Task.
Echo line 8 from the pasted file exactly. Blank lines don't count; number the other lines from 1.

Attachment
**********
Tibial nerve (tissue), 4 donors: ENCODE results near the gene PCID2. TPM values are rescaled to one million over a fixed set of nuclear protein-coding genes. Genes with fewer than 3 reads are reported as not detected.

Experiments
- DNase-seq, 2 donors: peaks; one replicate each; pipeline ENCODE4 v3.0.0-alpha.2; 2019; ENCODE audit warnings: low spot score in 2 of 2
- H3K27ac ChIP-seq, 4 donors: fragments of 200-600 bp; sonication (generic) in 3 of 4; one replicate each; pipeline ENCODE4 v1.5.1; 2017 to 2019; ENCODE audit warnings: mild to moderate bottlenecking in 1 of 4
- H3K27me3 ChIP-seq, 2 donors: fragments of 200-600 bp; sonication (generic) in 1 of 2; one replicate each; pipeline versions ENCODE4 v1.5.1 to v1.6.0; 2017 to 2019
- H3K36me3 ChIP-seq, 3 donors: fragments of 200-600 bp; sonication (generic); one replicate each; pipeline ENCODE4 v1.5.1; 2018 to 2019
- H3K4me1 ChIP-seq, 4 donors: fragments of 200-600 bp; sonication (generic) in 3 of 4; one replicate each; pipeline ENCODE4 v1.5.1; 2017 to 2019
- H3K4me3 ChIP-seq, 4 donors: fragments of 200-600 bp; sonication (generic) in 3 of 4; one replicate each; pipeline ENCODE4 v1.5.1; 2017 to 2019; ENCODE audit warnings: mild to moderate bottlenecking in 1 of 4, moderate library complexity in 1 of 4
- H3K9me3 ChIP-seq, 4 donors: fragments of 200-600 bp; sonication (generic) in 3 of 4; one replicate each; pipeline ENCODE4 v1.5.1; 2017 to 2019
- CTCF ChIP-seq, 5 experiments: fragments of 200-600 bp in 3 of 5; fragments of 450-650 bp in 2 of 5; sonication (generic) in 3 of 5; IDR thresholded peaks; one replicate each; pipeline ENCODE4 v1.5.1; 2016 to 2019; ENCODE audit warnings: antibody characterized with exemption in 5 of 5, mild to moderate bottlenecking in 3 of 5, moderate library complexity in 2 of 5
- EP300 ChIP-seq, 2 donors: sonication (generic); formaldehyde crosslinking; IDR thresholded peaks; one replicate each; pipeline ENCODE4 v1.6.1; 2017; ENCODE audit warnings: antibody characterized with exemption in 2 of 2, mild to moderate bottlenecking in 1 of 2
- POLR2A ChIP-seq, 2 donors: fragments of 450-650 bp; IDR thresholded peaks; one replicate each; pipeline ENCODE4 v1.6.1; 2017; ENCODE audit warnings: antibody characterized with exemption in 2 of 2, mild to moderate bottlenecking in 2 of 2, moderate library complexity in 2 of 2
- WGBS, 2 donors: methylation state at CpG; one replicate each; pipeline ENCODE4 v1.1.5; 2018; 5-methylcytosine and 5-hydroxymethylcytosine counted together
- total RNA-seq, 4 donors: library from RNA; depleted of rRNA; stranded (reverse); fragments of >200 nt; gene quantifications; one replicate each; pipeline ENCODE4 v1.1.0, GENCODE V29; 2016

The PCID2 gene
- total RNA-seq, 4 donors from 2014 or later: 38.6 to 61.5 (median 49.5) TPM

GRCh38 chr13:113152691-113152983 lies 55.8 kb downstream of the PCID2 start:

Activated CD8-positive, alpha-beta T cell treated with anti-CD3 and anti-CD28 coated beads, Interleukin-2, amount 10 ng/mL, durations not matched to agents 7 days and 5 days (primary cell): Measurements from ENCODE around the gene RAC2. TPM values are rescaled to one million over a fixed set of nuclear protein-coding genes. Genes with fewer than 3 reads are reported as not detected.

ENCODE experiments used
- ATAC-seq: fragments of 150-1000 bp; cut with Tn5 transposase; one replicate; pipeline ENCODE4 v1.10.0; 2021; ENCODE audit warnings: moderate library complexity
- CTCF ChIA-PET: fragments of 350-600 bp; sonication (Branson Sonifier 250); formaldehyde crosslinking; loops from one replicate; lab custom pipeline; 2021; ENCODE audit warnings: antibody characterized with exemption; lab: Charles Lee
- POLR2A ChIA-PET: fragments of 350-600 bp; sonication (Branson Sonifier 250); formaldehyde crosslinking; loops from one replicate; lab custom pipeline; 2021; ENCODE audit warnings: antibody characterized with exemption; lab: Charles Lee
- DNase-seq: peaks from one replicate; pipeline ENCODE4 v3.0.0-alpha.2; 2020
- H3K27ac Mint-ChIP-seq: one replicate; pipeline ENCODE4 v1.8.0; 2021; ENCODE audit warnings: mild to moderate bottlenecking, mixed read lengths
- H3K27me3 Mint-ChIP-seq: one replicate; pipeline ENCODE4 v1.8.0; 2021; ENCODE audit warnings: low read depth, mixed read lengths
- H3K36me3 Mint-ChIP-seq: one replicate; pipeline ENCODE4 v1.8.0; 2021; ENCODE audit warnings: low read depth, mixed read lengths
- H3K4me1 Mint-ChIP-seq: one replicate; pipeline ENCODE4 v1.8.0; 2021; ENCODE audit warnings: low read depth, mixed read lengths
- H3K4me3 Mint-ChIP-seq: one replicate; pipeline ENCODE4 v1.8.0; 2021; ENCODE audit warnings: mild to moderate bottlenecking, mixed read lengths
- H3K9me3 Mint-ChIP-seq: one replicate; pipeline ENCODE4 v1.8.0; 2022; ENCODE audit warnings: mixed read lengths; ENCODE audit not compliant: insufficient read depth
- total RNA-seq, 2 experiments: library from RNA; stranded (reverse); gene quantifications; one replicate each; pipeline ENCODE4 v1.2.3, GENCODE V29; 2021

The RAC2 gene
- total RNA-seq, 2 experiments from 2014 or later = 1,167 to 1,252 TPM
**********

- H3K4me3 ChIP-seq, 4 donors: fragments of 200-600 bp; sonication (generic) in 3 of 4; one replicate each; pipeline ENCODE4 v1.5.1; 2017 to 2019; ENCODE audit warnings: mild to moderate bottlenecking in 1 of 4, moderate library complexity in 1 of 4